6. Before you go shopping, make a list of what you need and have to buy and stick to the list. Don’t fall for impulse buying, or buying something that is not on your list, which happens to be ‘on special’.
7. Know your prices and make the effort to buy what you need at the lowest price. Why buy something at Store A for R100 if you can buy the identical item at Store B next door for R90? You might say “I’m not prepared to make the effort to save only R10”, however the pitfall is that over time, you could end up forfeiting a discount of R10 on say 100 items at a total cost to you of R1 000.
8. Avoid things like luxury overseas holidays and extravagant parties when you have not yet set aside enough for the longer term.
Definitely “don’t fly now and pay later” – rather postpone the trip until you have saved enough to pay cash for it.
“A wise man thinks ahead; a fool doesn’t and even brags about it!” – Proverbs 13:16
9. I strongly advocate generosity, but I also believe that one should guard against going overboard and doing things in order to impress. Be generous with your gifts, but your gifts should be affordable (i.e. within your budget).
We should apply the principle of generosity throughout our lives and as our financial position gets stronger, we should become increasingly more generous.
Proverbs 11:24-25 “One gives freely, yet grows all the richer; another withholds what he should give, and only suffers want. Whoever brings blessing will be enriched, and one who waters will himself be watered.”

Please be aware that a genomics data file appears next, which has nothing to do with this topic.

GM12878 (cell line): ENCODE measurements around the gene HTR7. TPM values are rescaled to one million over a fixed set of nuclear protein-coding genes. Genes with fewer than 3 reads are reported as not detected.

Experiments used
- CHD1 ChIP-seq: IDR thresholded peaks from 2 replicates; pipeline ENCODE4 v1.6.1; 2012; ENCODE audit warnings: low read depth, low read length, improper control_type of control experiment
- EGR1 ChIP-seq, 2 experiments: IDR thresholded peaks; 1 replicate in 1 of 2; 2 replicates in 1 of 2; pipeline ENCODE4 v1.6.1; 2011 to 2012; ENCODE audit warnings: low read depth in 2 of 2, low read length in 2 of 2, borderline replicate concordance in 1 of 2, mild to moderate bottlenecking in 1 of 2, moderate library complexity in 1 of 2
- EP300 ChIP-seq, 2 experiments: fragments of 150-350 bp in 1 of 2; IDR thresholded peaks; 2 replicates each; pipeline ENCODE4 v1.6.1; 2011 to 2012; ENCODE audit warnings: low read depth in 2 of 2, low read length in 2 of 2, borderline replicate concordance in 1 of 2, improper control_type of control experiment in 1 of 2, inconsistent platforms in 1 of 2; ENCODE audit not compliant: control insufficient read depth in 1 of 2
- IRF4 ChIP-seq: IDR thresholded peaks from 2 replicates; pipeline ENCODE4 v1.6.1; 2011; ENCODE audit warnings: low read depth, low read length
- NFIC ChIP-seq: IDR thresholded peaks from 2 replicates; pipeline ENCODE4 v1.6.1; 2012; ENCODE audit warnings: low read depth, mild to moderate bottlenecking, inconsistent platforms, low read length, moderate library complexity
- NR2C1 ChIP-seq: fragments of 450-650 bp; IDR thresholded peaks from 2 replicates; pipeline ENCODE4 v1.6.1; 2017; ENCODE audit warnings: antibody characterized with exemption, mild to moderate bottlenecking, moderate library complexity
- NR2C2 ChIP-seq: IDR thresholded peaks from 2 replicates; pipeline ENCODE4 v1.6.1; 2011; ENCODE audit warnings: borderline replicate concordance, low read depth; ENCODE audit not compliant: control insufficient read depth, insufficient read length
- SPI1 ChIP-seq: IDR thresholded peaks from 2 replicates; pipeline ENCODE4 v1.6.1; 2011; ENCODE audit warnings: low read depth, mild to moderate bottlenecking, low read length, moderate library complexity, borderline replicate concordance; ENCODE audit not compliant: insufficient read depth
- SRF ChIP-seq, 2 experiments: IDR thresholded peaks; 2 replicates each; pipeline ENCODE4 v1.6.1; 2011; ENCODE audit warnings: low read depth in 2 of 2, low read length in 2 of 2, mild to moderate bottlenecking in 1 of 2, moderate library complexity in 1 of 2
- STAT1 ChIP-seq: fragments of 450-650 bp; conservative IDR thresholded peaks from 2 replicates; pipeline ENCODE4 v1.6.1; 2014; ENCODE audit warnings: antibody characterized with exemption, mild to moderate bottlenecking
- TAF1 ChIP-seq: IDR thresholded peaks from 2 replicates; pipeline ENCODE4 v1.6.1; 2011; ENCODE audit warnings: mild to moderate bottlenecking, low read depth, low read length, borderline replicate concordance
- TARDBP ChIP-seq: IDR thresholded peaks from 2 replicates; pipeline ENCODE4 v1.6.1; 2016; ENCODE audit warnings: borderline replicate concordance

10. All aspects of our finances must at all times be conducted with complete integrity and honesty. (Also Read the Article on the site entitled “Integrity and Honesty”)
I have applied these principles and guidelines throughout my life which have worked well for me. I still have a Budget and keep track of all our expenses.
Ideally, one should start applying these principles and guidelines as early as possible, preferably from the time when you receive your first pay-check.
When you follow these principles and guidelines, you will be setting the right example for your children and grandchildren in respect of managing your finances and treating money and goods with respect.
It is never too late to make a fresh start. If you are currently in financial distress, it is recommended that you start applying these principles and guidelines. If you are in dire financial trouble, then you may have to seek professional help.